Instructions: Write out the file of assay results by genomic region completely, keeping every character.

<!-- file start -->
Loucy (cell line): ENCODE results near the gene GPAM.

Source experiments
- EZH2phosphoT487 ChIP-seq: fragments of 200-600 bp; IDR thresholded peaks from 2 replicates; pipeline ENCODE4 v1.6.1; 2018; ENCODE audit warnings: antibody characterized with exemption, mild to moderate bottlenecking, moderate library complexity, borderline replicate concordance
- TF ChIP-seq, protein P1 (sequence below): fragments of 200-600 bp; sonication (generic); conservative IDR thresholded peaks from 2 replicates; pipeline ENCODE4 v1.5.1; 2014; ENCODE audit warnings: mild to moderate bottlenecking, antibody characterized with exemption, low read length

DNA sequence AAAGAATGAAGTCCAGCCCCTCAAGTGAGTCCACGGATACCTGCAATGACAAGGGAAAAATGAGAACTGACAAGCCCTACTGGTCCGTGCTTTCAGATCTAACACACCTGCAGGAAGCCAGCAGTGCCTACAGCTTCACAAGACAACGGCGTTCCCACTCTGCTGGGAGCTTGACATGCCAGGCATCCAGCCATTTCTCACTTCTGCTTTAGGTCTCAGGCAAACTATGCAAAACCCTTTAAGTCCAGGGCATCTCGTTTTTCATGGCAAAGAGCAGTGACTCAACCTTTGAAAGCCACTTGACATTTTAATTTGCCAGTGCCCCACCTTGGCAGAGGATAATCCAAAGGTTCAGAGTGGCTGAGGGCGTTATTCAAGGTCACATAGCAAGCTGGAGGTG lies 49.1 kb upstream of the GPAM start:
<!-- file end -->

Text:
Loucy (cell line): ENCODE results near the gene GPAM.

Source experiments
- EZH2phosphoT487 ChIP-seq: fragments of 200-600 bp; IDR thresholded peaks from 2 replicates; pipeline ENCODE4 v1.6.1; 2018; ENCODE audit warnings: antibody characterized with exemption, mild to moderate bottlenecking, moderate library complexity, borderline replicate concordance
- TF ChIP-seq, protein P1 (sequence below): fragments of 200-600 bp; sonication (generic); conservative IDR thresholded peaks from 2 replicates; pipeline ENCODE4 v1.5.1; 2014; ENCODE audit warnings: mild to moderate bottlenecking, antibody characterized with exemption, low read length

DNA sequence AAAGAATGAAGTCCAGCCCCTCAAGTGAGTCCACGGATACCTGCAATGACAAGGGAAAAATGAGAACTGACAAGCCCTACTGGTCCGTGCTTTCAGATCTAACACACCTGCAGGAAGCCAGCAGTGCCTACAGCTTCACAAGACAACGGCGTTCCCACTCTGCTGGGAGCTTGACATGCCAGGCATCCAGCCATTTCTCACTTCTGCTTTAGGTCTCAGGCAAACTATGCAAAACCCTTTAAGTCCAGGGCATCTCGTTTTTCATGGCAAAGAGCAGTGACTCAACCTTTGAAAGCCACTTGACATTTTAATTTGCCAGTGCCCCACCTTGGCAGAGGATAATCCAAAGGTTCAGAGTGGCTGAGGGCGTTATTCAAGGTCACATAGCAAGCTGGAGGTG lies 49.1 kb upstream of the GPAM start: